The firm had been rumbled cold-calling residents on her estate smart talking them into insulating the walls of their timber-framed homes under a Government-sponsored ‘Green Deal’ energy-saving scheme.
Insulating timber-framed properties is a no-go area. It can result in catastrophic long-term structural defects making them unsaleable. After our exposure CIGA carried out a free-of-charge technical inspection and promptly removed the damaging insulating material from their homes.
But even this ‘Green Deal’ ruse was dwarfed by many readers from across the paper’s circulation area complaining they’d been flannelled into signing up to 20-year-plus loans to be repaid in instalments via their electricity provider.
Bridgemary couple Fred and Beryl Bardock were typical of readers who’d been told by reps from Home Energy Lifestyle Management Systems (HELMS) that they could have electricity saving roof panels fitted free.
Under the government’s energy saving scheme, surplus units of electricity generated would be sold back to their electricity company, dramatically slashing their bills and more than cover the cost of fitting them.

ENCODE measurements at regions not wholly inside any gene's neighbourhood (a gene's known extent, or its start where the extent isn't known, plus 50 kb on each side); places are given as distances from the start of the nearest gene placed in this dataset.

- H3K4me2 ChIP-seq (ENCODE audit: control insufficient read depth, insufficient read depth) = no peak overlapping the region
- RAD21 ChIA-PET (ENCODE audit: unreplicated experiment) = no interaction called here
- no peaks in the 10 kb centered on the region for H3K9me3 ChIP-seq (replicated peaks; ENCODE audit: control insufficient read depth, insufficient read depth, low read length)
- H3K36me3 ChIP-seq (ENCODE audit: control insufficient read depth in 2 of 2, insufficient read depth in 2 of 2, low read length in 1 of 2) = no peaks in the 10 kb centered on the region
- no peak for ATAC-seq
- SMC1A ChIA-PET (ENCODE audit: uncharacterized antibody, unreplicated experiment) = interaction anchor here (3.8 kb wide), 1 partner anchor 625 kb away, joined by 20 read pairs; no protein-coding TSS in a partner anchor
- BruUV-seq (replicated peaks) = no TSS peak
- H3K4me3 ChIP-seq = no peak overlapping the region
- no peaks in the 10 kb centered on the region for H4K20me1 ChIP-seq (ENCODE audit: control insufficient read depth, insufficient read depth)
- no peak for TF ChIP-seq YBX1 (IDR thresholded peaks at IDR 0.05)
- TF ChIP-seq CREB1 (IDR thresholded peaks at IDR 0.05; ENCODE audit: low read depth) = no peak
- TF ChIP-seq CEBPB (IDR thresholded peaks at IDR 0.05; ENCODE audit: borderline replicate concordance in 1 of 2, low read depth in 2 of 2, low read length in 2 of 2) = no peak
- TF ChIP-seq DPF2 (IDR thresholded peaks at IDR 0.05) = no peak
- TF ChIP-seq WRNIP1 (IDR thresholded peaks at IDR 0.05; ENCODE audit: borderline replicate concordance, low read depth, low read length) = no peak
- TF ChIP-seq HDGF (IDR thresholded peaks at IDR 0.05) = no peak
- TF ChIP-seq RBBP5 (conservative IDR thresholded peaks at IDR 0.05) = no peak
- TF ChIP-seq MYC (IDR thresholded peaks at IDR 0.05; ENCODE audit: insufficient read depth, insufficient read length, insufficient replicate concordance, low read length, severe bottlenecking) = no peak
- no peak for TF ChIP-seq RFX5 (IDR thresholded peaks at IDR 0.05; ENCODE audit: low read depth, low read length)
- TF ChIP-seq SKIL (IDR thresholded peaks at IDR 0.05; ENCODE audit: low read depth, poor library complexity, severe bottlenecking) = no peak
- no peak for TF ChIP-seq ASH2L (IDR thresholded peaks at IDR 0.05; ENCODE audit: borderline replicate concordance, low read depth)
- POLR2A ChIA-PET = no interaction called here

The panels failed to generate sufficient electricity leaving them saddled with debt they were left struggling to repay.
They only realised they’d been misled when HELMS went spectacularly bust and the government quietly dumped the flagship green energy-saving policy in 2015.
Significantly the sheer number of readers who contact the column in their droves have not had a square deal.
Many top high street firms continue to cross our radar with monotonous regularity. BT, Vodafone, Talk Talk, EE, SCS, and Currys to name but a few.
TalkTalk demonstrated it was more concerned with putting profit before customer satisfaction when they demanded a £256 termination payment from pensioner couple Susan Bowyer and Dave Worsfold. They’d complained about the firm’s legendary abysmal broadband service and tried to switch supplier.
But reader Stephanie Lee’s long-running bungled billing spat with communications giant Vodafone was quickly resolved after we intervened and a hotly disputed bill for £261.89 was cancelled.
We also scored highly with a Southsea pensioner family headed by Trecia Aspey who ended up being refunded £1,700 for a disastrous Cotswold Christmas break organised by Diamond holidays. The firm regularly featured in our columns, and finally went to the wall in March.
Perhaps our most notable triumph was the £1,900 refund we secured for Garry Fleming after he discovered a semi-professional SLR camera he bought in France was a ‘grey’ import and not intended for sale in Europe.
It went wrong only months after he bought it but it was only then it came to light it was not guaranteed by Nikon UK.